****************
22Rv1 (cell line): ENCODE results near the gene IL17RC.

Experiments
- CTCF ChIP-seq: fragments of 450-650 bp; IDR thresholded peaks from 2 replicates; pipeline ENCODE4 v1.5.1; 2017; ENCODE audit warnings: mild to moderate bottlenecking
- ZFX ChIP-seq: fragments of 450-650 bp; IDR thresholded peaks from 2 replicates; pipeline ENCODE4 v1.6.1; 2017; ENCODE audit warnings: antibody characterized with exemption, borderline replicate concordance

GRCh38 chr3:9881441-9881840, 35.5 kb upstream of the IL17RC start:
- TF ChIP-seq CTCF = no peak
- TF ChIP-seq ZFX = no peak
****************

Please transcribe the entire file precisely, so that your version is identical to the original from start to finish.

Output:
22Rv1 (cell line): ENCODE results near the gene IL17RC.

Experiments
- CTCF ChIP-seq: fragments of 450-650 bp; IDR thresholded peaks from 2 replicates; pipeline ENCODE4 v1.5.1; 2017; ENCODE audit warnings: mild to moderate bottlenecking
- ZFX ChIP-seq: fragments of 450-650 bp; IDR thresholded peaks from 2 replicates; pipeline ENCODE4 v1.6.1; 2017; ENCODE audit warnings: antibody characterized with exemption, borderline replicate concordance

GRCh38 chr3:9881441-9881840, 35.5 kb upstream of the IL17RC start:
- TF ChIP-seq CTCF = no peak
- TF ChIP-seq ZFX = no peak